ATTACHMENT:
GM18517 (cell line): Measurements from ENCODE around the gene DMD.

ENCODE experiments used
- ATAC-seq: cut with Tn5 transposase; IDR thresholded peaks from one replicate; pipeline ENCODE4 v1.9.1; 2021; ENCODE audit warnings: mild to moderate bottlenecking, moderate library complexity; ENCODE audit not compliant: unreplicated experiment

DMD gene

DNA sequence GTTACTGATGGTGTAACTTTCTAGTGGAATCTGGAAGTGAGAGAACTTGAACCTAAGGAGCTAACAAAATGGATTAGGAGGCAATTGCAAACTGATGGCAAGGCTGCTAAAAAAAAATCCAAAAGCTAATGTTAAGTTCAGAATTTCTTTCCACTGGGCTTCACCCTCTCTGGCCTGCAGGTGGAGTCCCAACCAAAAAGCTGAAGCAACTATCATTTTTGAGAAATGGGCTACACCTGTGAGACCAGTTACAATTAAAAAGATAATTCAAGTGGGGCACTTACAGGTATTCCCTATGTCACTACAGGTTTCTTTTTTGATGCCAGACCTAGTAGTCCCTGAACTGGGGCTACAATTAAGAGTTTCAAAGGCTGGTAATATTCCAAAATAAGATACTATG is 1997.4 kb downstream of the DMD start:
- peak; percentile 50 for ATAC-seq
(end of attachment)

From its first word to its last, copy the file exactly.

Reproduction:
GM18517 (cell line): Measurements from ENCODE around the gene DMD.

ENCODE experiments used
- ATAC-seq: cut with Tn5 transposase; IDR thresholded peaks from one replicate; pipeline ENCODE4 v1.9.1; 2021; ENCODE audit warnings: mild to moderate bottlenecking, moderate library complexity; ENCODE audit not compliant: unreplicated experiment

DMD gene

DNA sequence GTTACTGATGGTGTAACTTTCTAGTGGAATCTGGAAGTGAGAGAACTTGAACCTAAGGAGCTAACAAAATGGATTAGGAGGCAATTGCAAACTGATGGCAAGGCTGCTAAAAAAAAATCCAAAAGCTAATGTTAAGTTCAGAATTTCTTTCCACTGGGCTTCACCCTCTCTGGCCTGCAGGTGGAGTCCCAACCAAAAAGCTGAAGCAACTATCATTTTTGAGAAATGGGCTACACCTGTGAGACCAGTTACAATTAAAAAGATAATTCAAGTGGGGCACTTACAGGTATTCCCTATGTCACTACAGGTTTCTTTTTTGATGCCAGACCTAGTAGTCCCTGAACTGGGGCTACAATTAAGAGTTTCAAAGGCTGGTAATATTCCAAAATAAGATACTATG is 1997.4 kb downstream of the DMD start:
- peak; percentile 50 for ATAC-seq